The average American family spends thousands of dollars in out of pocket costs in medical bills related to having a baby. The overall out of pocket care for both baby and mama for the first year of the baby’s life is around 8.8k.*
If you’re expecting a baby, don’t worry, that number takes into consideration many factors, and it’s not necessarily what you will owe. Some of the circumstances that create intimidating numbers like this can be avoided, and some are unavoidable. But in all cases, the burden of the costs can be lessened by budgeting and using proper tools to help manage the bills. Here are a few tips:
1. Call your health insurance provider.
If you have insurance, call your insurance provider. Before this call, make sure you know the doctors you plan to see for your care, and the locations where you will visit them. Ask the following questions:
- Ask if your insurance company is contracted with your healthcare provider and location. If the answer is yes, that means that your provider is in-network, which means your out of pocket costs will be significantly lower than if you went to an out of network provider.
- Ask what your family’s out of pocket maximum will be. This is important, because even if you know your deductible, you could end up paying more than that, because the baby has their own deductible.
2. Budget and plan accordingly.
Once you know what services will be covered by your insurance plan, and how much you could be responsible for paying in the worst case scenario, you should start budgeting to prepare. For example, if you found out that your provider is in-network, and your family’s out of pocket maximum for in-network providers if $5,000, you should start setting aside that amount, just to be safe. On the other hand, if your provider is out of network, and your out of pocket maximum for out of network providers is $10,000, you should either look for an in-network provider, or prepare to owe up to $10,000.
3. Get organized.
No matter what kinds of costs are involved, there will doubtless be paperwork that accompanies this process, including EOBs, bills, and more. It’s best to give little bit of thought beforehand as to how you are going to handle them, and give yourself a break by obtaining the right tools. For example, some people like to track expenses manually on a spreadsheet, and then store paperwork and bills in binders.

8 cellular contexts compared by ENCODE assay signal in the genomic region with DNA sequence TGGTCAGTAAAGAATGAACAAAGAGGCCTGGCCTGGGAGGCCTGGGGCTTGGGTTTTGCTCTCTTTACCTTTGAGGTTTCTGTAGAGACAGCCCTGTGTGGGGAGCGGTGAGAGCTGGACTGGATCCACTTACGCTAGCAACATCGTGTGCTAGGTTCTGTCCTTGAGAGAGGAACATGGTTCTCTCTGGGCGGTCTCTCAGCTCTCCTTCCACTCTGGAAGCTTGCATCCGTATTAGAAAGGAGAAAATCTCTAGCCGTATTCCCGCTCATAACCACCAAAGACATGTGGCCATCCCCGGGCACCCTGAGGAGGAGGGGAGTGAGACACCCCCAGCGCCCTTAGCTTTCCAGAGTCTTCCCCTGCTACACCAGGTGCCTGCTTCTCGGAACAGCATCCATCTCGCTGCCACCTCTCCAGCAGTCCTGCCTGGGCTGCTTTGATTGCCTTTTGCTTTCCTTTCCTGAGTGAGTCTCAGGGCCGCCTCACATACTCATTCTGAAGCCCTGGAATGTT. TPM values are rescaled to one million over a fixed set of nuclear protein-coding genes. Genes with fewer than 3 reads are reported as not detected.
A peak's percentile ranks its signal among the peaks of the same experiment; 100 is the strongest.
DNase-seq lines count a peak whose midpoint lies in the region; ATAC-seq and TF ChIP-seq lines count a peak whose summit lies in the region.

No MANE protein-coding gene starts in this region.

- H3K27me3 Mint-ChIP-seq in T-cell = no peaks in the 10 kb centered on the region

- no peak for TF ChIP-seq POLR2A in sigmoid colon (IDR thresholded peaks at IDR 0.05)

Another option is to go paperless and use the RexPay app, which was designed by patients and for patients for the purpose of managing medical bill mayhem. Within the app, patients can store and organize bills, set reminders to pay them, set up payments plans, track deductible & out of pocket max, HSA/FSA balances, and ask questions related to medical billing. RexPay’s blog and social media accounts also create content related to managing medical bills.
4. Be aware.
Keep your eyes wide open during the whole process. Ask questions of your insurance company and your healthcare provider, and review the paperwork you receive. Stand up for yourself if you think you are being charged for a service you did not receive, or if your insurance isn’t covering something they said they would. Don’t expect that anyone is going to do you any favors. One patient RexPay interviewed was billed $1,000 for having a nurse watch her baby for one hour. Another patient was charged $25,000 for her delivery because the location was out of network, even though the doctor was in-network. Don’t panic! It doesn’t mean something similar will happen to you, it just means that this topic is worth knowing a bit about before you are in the midst of it.
In summary, maternity-related medical bills do not have to cause mayhem. A bit of education can be very empowering, and hopefully this information helps you to prepare for potential medical bill costs. Also, hopefully it encourages you to do more research on this topic, until you become an expert yourself! It’s important to realize that a few simple steps can go a long way in making this a smoother process overall.
By: Colleen McCrum, Success Manager at RexPay Inc
*This number depends on many factors: whether the care was in network or out of network, whether there were birthing complications, when the baby’s birth falls in the calendar year, etc..1